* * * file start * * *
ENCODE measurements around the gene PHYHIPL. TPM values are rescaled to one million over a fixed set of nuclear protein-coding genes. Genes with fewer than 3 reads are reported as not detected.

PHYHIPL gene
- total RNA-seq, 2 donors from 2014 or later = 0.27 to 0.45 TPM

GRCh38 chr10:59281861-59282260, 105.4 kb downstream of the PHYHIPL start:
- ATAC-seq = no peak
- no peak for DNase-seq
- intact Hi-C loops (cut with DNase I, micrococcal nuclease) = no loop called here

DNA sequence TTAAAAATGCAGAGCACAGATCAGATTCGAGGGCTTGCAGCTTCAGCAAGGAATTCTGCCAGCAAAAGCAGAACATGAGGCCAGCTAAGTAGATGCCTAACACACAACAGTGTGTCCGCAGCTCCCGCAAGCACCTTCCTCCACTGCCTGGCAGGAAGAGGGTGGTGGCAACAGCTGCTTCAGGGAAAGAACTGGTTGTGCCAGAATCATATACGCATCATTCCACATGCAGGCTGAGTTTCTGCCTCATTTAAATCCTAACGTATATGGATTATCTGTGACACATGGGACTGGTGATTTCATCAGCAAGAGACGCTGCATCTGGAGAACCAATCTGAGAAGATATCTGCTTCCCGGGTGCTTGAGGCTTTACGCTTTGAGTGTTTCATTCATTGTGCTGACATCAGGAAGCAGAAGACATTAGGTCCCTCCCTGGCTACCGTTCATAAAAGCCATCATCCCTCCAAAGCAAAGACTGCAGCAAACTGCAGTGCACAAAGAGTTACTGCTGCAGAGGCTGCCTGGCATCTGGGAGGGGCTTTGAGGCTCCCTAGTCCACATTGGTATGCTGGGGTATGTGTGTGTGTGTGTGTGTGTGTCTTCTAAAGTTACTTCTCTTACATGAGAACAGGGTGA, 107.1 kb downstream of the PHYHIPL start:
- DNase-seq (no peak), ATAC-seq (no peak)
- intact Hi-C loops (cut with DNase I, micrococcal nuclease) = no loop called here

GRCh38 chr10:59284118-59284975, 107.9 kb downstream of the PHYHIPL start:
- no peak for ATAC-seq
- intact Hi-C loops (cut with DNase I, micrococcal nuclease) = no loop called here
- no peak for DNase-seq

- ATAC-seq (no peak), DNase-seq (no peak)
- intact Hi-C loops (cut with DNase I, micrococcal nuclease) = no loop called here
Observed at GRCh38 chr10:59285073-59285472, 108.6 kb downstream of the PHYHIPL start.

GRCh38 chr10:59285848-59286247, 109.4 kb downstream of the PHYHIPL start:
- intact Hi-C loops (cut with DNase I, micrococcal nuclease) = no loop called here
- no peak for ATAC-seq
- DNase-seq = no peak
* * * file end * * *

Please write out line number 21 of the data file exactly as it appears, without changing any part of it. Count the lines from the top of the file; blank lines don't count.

- DNase-seq = no peak